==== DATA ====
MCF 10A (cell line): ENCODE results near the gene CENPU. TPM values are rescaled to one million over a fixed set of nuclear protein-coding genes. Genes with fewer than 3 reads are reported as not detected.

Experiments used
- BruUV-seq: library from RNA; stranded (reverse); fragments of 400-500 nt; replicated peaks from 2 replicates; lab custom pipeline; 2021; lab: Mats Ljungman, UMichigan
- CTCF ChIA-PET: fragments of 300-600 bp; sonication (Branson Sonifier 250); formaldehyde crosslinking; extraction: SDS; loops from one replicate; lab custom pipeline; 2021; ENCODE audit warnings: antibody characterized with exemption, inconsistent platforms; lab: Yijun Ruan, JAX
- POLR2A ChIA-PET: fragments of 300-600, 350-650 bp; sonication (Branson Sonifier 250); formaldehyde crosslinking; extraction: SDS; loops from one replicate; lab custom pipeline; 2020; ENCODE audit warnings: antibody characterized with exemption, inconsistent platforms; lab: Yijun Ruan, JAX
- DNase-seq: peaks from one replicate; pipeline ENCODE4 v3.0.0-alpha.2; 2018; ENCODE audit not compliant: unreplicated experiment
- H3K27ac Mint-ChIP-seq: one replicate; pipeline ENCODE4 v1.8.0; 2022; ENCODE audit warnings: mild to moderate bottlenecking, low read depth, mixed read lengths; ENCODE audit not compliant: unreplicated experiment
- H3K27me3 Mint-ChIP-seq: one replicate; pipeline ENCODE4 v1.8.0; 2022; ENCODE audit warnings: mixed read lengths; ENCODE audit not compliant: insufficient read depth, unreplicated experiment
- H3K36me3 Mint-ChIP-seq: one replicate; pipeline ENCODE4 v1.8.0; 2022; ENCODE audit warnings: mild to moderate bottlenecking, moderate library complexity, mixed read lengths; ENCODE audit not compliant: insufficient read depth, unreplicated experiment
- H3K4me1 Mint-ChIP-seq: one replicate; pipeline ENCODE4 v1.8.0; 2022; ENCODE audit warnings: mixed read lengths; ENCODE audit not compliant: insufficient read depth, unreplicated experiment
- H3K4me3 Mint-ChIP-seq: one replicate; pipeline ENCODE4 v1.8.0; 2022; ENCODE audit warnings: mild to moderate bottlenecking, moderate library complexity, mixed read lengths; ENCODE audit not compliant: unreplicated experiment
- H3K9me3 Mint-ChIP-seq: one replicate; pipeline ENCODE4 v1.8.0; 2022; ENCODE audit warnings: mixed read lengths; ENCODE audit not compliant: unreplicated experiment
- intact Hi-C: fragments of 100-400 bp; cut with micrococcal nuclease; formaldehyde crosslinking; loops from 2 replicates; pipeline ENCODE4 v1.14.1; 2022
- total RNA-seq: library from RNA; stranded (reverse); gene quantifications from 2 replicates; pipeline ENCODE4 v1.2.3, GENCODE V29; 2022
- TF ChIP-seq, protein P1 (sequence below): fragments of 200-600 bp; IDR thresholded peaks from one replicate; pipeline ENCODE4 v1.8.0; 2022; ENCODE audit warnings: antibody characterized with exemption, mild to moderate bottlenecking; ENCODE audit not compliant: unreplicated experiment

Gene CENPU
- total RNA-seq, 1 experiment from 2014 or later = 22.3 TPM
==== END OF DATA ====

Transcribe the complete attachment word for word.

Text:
MCF 10A (cell line): ENCODE results near the gene CENPU. TPM values are rescaled to one million over a fixed set of nuclear protein-coding genes. Genes with fewer than 3 reads are reported as not detected.

Experiments used
- BruUV-seq: library from RNA; stranded (reverse); fragments of 400-500 nt; replicated peaks from 2 replicates; lab custom pipeline; 2021; lab: Mats Ljungman, UMichigan
- CTCF ChIA-PET: fragments of 300-600 bp; sonication (Branson Sonifier 250); formaldehyde crosslinking; extraction: SDS; loops from one replicate; lab custom pipeline; 2021; ENCODE audit warnings: antibody characterized with exemption, inconsistent platforms; lab: Yijun Ruan, JAX
- POLR2A ChIA-PET: fragments of 300-600, 350-650 bp; sonication (Branson Sonifier 250); formaldehyde crosslinking; extraction: SDS; loops from one replicate; lab custom pipeline; 2020; ENCODE audit warnings: antibody characterized with exemption, inconsistent platforms; lab: Yijun Ruan, JAX
- DNase-seq: peaks from one replicate; pipeline ENCODE4 v3.0.0-alpha.2; 2018; ENCODE audit not compliant: unreplicated experiment
- H3K27ac Mint-ChIP-seq: one replicate; pipeline ENCODE4 v1.8.0; 2022; ENCODE audit warnings: mild to moderate bottlenecking, low read depth, mixed read lengths; ENCODE audit not compliant: unreplicated experiment
- H3K27me3 Mint-ChIP-seq: one replicate; pipeline ENCODE4 v1.8.0; 2022; ENCODE audit warnings: mixed read lengths; ENCODE audit not compliant: insufficient read depth, unreplicated experiment
- H3K36me3 Mint-ChIP-seq: one replicate; pipeline ENCODE4 v1.8.0; 2022; ENCODE audit warnings: mild to moderate bottlenecking, moderate library complexity, mixed read lengths; ENCODE audit not compliant: insufficient read depth, unreplicated experiment
- H3K4me1 Mint-ChIP-seq: one replicate; pipeline ENCODE4 v1.8.0; 2022; ENCODE audit warnings: mixed read lengths; ENCODE audit not compliant: insufficient read depth, unreplicated experiment
- H3K4me3 Mint-ChIP-seq: one replicate; pipeline ENCODE4 v1.8.0; 2022; ENCODE audit warnings: mild to moderate bottlenecking, moderate library complexity, mixed read lengths; ENCODE audit not compliant: unreplicated experiment
- H3K9me3 Mint-ChIP-seq: one replicate; pipeline ENCODE4 v1.8.0; 2022; ENCODE audit warnings: mixed read lengths; ENCODE audit not compliant: unreplicated experiment
- intact Hi-C: fragments of 100-400 bp; cut with micrococcal nuclease; formaldehyde crosslinking; loops from 2 replicates; pipeline ENCODE4 v1.14.1; 2022
- total RNA-seq: library from RNA; stranded (reverse); gene quantifications from 2 replicates; pipeline ENCODE4 v1.2.3, GENCODE V29; 2022
- TF ChIP-seq, protein P1 (sequence below): fragments of 200-600 bp; IDR thresholded peaks from one replicate; pipeline ENCODE4 v1.8.0; 2022; ENCODE audit warnings: antibody characterized with exemption, mild to moderate bottlenecking; ENCODE audit not compliant: unreplicated experiment

Gene CENPU
- total RNA-seq, 1 experiment from 2014 or later = 22.3 TPM